A number of locations reported that on-site power generation and the ability to operate independently of the grid allowed organizations, such as colleges and businesses, to stay at least partially online during the worst of the storm.
In many cases, back-up diesel generators are sufficient to keep businesses, such as stores and even data centers, operating during grid outages. People have been putting gasoline generators into service for their homes, too.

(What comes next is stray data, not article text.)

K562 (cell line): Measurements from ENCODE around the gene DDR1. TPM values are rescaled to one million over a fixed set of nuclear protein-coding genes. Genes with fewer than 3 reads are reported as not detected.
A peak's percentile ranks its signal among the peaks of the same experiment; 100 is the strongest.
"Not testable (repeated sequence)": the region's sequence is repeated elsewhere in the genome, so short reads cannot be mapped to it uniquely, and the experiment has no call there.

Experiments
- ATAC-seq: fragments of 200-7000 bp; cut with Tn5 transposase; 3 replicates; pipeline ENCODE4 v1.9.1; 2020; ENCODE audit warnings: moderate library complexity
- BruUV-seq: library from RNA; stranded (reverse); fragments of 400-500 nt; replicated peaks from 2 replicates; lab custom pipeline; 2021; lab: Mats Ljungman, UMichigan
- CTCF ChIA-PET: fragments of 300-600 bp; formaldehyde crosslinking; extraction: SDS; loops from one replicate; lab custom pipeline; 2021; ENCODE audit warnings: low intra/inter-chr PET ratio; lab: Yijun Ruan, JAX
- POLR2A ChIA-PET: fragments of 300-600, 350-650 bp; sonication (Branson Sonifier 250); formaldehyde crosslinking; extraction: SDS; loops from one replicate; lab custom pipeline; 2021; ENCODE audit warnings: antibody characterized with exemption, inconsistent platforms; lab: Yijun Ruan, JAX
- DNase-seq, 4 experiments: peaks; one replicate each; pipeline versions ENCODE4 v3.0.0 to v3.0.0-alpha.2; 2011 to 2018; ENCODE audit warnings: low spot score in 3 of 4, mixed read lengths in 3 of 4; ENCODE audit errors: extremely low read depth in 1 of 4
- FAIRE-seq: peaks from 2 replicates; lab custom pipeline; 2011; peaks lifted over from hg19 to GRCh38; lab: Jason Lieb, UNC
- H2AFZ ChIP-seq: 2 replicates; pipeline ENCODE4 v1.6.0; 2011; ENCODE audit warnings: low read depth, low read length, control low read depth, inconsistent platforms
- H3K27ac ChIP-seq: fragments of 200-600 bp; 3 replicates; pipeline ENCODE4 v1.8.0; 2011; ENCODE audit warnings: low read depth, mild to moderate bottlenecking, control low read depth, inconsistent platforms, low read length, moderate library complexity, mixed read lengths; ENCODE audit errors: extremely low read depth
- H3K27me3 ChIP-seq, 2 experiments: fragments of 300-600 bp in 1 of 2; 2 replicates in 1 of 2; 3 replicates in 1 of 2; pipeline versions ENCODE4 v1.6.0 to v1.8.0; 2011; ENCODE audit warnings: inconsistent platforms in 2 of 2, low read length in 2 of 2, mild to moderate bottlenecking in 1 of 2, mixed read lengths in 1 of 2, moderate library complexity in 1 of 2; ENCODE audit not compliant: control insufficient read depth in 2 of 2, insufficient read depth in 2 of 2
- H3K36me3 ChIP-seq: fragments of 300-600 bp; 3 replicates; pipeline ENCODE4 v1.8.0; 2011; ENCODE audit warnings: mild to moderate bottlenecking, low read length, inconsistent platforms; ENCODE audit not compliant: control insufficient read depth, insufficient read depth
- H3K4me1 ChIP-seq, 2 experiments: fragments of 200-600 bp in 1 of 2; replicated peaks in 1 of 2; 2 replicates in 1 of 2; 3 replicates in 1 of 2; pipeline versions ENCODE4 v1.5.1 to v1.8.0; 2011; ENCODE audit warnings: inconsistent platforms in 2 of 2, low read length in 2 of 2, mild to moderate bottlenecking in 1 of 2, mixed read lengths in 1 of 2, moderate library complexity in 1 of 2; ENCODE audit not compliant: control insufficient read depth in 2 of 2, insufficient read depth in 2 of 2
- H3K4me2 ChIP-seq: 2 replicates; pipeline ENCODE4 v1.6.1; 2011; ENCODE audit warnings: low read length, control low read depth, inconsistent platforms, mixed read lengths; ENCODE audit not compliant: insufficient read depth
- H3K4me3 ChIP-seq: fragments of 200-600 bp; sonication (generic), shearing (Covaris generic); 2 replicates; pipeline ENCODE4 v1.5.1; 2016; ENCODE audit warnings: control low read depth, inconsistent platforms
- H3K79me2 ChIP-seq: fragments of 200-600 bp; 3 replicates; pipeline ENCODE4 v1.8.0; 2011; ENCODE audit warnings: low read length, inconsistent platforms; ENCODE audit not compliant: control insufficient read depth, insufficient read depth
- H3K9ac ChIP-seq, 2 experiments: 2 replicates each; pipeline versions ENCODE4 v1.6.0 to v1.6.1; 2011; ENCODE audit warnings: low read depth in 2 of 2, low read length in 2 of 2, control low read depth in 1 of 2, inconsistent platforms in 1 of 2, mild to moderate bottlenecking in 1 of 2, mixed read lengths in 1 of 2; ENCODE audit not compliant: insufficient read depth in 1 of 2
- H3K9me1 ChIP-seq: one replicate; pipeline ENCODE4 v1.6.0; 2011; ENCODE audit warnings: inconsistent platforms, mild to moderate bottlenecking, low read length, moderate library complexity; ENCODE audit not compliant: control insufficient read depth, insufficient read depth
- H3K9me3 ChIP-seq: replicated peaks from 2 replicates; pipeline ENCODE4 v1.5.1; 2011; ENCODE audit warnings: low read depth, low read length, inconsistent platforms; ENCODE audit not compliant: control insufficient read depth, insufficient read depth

Microgrids are different in that they allow organizations to operate in “island” mode, or independent of the grid, for long periods. The two hurricanes in the east coast over the past two years and other heavy storms, including one approaching the northeast today, could generate more interest microgrid technologies, says Peter Asmus, an analyst at Pike Research.